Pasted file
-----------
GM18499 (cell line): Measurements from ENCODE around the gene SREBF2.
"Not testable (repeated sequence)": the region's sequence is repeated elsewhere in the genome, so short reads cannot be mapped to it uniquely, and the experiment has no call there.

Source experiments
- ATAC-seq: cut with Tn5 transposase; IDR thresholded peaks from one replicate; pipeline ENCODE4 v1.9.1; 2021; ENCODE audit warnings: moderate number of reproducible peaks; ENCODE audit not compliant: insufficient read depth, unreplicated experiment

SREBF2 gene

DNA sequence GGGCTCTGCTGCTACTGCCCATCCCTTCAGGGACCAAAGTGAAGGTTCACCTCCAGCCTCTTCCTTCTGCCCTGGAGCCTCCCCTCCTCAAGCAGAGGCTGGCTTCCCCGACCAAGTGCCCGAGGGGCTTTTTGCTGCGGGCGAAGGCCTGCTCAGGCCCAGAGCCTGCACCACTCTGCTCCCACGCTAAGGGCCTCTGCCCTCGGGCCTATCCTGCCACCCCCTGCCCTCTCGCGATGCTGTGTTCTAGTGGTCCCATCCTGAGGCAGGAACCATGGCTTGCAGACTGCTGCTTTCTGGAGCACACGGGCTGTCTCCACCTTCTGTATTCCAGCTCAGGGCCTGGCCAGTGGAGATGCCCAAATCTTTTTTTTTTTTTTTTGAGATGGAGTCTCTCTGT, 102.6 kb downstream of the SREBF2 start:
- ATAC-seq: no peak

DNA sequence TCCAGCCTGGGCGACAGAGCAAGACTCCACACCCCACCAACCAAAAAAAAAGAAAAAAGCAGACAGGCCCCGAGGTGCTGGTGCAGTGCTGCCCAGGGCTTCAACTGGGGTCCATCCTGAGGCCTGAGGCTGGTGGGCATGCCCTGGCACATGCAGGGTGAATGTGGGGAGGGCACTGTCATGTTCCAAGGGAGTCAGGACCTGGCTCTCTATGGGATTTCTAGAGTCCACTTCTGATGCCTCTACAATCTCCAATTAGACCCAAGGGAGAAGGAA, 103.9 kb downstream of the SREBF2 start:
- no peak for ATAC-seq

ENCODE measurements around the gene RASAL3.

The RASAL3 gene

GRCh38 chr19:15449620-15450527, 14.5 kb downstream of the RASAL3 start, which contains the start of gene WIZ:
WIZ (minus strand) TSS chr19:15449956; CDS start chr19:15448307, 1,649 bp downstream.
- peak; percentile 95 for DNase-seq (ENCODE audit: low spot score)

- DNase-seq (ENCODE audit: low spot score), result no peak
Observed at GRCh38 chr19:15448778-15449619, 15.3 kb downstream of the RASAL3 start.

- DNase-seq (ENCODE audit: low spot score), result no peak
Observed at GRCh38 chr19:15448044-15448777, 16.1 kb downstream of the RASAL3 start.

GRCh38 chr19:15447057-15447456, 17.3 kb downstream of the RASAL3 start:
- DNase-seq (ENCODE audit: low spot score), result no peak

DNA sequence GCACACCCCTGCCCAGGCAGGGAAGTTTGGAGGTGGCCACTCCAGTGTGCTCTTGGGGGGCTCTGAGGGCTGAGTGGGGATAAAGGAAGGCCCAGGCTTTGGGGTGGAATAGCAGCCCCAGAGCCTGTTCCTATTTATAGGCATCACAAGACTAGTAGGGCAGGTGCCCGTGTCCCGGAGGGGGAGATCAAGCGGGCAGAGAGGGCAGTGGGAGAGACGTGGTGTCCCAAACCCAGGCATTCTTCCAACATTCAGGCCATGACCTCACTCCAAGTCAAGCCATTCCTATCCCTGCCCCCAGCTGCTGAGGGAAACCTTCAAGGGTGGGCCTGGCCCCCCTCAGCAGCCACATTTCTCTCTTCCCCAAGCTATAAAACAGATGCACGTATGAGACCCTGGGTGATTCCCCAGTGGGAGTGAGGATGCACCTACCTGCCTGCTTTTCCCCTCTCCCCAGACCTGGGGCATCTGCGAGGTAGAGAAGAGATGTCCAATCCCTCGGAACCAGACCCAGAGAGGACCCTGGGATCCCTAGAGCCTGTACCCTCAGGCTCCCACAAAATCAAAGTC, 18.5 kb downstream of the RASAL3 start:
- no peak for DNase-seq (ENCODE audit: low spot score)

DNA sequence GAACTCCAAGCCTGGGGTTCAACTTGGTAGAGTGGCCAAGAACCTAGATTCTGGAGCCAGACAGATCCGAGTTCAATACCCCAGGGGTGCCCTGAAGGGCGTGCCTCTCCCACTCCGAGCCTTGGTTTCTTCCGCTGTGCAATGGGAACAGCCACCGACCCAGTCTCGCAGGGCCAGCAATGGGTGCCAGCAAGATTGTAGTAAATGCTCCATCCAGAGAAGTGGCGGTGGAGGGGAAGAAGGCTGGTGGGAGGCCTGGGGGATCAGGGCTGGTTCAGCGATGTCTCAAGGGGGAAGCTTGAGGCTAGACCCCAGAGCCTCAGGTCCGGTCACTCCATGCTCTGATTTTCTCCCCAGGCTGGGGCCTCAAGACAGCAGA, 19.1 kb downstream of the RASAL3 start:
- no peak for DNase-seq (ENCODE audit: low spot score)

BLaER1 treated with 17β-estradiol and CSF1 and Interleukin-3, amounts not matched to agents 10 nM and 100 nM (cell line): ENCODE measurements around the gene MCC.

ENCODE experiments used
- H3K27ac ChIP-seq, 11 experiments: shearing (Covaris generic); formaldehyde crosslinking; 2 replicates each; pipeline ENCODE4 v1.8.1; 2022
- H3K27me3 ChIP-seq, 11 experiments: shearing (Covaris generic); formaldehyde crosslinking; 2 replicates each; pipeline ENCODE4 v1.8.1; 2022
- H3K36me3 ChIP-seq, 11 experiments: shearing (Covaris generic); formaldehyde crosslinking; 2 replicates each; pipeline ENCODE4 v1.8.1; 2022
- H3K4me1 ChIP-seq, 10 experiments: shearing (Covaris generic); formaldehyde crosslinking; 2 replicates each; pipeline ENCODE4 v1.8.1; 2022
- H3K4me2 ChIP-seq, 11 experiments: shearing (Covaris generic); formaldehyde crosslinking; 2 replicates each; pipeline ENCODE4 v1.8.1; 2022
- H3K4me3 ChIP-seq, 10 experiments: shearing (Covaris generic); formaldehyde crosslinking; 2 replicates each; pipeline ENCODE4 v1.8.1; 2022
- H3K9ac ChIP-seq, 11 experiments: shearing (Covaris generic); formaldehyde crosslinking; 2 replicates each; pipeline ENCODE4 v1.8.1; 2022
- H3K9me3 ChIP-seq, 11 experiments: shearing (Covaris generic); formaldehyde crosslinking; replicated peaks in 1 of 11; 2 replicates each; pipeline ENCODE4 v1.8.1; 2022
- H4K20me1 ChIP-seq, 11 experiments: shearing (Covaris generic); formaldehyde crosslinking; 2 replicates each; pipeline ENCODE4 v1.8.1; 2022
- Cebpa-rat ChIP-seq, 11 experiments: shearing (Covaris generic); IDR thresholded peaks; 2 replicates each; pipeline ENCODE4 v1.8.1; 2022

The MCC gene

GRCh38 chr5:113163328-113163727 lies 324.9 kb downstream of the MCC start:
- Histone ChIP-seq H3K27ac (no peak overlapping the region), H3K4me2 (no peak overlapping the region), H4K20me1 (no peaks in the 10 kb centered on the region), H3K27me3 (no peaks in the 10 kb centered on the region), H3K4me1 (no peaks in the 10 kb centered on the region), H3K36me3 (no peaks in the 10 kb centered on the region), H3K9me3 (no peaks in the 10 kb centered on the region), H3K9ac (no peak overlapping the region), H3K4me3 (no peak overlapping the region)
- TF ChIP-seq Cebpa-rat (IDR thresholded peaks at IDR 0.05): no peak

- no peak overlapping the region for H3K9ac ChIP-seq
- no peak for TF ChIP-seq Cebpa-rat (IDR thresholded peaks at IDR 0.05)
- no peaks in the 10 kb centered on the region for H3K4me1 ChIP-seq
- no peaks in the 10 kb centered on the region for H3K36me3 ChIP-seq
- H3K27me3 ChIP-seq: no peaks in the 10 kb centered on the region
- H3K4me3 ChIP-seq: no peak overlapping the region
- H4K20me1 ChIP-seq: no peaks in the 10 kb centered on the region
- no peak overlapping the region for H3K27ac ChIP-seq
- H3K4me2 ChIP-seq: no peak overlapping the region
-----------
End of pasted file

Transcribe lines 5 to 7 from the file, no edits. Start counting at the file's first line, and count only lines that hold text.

SREBF2 gene

DNA sequence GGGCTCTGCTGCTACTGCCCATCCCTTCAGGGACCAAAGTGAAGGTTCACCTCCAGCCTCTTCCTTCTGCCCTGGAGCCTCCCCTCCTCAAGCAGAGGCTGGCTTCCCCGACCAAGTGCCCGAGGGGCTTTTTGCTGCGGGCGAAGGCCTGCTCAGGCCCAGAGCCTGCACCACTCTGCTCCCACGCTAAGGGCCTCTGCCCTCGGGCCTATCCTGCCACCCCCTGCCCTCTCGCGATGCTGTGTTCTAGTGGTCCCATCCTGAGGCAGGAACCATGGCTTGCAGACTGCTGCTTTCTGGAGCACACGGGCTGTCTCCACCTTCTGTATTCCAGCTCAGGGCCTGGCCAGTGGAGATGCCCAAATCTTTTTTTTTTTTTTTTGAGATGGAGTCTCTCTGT, 102.6 kb downstream of the SREBF2 start:
- ATAC-seq: no peak